Maria Cannon from hobbyjr.org gets us started!
Are you looking for activities that your kid can do that doesn’t involve a screen? Something that’s fun and educational? Hobbies are more than just fun for kids. When your child has a hobby they enjoy, it can play an important role in their development, help them build social and relational skills and boost their self-confidence. Here are five productive activities to consider for your child.
Yes, this hobby involves a screen, but it’s still great for kids. Along with exercising their individual skills such as goal setting, researching, technical experience, reading and writing, videography can help them learn to work well with others. People skills are a major part of making videos. Whether it’s for a school project or with the other kids in the neighborhood, your child will be working with a crew and sometimes need to schedule meetings and interview people. It’s also the perfect hobby to encourage creativity and teach leadership skills, especially if your child is the one writing the story and directing the acting.
If your kid learns to prepare a few good meals in their early years, they’ll be setting themselves up for success in the real world. Even for the youngest of chefs, who can’t actually help a lot and need constant supervision, exposing them to the kitchen could spark an interest that stays with them forever. It’s the perfect opportunity to show them what foods and ingredients are healthy and open a dialogue about the importance of eating whole foods. Teaching them to read nutrition labels will allow them to quickly tell the difference between real food and junk food. Cooking also teaches kids skills that can translate into other areas of life.
If your kid likes doing things outside, bird watching is the perfect activity, and it’s something the whole family can get in on. Birding is simply watching and observing birds in their natural habitats, and it allows your kid to get more vitamin D and calcium from sunlight. It’s also beneficial to their mental health, because developing the ability to identify different species sharpens their focus and listening skills, while increasing their power of observation and memory. Birding can literally be done anywhere. You can bird watch in your backyard, go for a day hike in the mountains, or even on your family getaway to the beach.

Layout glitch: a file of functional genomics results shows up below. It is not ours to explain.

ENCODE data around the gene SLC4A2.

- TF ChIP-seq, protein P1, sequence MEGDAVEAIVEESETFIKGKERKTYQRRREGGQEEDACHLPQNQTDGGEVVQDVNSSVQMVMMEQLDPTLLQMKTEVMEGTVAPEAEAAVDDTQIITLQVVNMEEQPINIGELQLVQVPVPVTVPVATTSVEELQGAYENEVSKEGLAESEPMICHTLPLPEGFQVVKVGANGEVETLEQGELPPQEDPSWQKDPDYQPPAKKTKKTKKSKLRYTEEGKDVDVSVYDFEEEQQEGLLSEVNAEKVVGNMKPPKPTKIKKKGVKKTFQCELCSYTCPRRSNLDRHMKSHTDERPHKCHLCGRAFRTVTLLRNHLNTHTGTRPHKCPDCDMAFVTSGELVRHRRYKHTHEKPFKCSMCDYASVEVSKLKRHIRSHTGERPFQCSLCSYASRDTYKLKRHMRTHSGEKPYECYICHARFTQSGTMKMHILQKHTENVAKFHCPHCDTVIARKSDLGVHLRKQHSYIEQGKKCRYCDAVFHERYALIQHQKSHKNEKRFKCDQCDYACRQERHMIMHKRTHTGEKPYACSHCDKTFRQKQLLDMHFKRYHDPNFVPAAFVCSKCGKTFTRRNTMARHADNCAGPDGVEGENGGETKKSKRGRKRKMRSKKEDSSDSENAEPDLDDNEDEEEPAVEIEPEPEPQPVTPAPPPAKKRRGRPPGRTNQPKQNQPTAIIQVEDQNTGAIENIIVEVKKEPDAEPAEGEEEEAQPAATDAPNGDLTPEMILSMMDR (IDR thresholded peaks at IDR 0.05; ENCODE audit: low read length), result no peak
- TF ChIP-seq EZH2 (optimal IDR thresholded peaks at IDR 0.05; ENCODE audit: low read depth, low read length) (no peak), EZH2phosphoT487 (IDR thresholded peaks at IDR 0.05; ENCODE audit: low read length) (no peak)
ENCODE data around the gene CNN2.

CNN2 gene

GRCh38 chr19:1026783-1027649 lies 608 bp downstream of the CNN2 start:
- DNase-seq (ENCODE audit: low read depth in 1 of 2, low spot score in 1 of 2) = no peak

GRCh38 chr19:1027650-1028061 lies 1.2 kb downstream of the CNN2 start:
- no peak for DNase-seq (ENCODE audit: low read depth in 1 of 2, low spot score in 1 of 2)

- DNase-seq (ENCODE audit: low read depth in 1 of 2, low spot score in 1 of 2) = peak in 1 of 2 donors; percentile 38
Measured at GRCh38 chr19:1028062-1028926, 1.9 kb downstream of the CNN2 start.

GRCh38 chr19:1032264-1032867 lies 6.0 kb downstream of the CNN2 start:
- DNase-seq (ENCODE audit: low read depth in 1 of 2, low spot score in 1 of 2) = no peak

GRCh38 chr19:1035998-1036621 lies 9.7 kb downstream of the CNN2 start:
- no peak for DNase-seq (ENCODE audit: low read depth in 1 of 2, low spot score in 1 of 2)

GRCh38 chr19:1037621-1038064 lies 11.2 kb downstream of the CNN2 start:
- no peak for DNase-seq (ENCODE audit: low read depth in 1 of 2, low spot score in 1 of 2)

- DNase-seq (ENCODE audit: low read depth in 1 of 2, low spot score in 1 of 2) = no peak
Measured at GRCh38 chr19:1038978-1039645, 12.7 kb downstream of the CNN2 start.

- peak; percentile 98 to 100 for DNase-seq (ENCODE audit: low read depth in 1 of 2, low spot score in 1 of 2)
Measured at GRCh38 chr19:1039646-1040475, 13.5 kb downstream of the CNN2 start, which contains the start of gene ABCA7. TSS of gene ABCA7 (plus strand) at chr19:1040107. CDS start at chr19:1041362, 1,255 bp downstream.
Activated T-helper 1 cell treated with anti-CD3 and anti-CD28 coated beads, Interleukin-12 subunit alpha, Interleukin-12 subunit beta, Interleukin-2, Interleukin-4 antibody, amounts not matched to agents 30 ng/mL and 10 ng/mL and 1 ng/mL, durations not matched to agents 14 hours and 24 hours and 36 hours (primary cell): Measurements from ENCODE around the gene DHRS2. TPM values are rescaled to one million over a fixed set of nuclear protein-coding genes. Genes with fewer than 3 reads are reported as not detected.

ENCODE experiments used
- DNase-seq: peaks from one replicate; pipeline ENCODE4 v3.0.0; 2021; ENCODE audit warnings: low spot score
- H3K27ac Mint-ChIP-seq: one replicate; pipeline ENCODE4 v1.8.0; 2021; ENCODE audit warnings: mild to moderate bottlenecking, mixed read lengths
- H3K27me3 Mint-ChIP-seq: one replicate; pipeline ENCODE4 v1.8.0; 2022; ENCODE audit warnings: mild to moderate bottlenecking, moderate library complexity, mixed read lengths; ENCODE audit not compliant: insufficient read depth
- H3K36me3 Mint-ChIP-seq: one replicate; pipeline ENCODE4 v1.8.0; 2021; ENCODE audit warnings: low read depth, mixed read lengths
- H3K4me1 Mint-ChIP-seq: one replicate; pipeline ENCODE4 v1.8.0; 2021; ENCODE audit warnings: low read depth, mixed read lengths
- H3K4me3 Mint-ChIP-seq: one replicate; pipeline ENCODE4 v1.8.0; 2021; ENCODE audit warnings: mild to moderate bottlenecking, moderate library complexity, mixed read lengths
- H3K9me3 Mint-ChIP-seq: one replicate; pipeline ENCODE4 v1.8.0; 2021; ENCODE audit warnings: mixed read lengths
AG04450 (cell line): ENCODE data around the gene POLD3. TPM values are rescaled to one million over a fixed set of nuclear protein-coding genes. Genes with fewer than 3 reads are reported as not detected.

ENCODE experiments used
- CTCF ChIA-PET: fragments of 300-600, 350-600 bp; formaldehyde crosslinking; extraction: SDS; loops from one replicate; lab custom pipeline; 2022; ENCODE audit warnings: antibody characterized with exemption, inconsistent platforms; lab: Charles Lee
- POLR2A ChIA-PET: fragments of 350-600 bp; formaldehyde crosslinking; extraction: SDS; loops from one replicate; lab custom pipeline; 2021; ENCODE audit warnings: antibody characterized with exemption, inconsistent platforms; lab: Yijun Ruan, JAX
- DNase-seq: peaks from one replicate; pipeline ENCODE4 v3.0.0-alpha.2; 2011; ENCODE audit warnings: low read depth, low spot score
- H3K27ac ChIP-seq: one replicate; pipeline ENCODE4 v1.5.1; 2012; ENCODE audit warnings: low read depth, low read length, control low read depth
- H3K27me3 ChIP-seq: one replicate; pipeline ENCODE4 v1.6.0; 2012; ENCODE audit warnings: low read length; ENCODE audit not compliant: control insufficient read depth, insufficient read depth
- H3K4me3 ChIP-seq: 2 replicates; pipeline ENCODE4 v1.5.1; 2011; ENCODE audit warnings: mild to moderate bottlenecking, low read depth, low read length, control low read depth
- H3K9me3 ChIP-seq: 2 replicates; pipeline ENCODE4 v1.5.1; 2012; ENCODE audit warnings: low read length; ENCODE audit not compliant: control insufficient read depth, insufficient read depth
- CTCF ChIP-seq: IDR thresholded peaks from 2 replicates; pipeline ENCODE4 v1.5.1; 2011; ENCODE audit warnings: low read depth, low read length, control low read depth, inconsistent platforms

Transform your kitchen into a mini-science lab and engage your child in an eye-catching science lesson. You and your little scientist can use a few household items to create Rainbow Magic Milk. A few household items including a bowl, whole milk, dish soap, cotton swabs, food coloring and a baking dish are just the elements you’ll need to stir up an explosion of colors for your kids’ amazement. You can use this teachable moment to explain how dish soap interacts with fat molecules found in the whole milk to produce the magic.
Sketching is another great activity for kids. Most kids have an inclination toward drawing at a young age and sketching with a pencil anything their heart desires is a way for them to creatively express their view of the world around them. Along with developing essential fine motor skills, sketching helps to sharpen visual analysis, concentration, hand-eye coordination and creative problem-solving. Additionally, it can be satisfying and lead to improved self-confidence. To get your kid started, all it takes is drawing paper, pencils, colored pencils and imagination.
For hobbies that are done at home such as sketching or other indoor educational activities, it’s good for kids to have a workstation. Basements can be the perfect hobby room if you declutter and make the space for it. If you don’t have a basement, you can convert another area of the house with a little rearranging (i.e. an extra bedroom, a corner in the living room, etc.). The important thing is that your child has a comfortable place of their own where they can focus on the task at hand.
Finding a good hobby for your child not only provides them with enjoyment, it helps them develop and hone important life skills. Videography, cooking, birding, science and sketching are just a few examples of hobbies that offer such benefits. Consider your child’s personality and inclinations, and pick a hobby to try out. It may take a few times, but you’ll find something that sticks!
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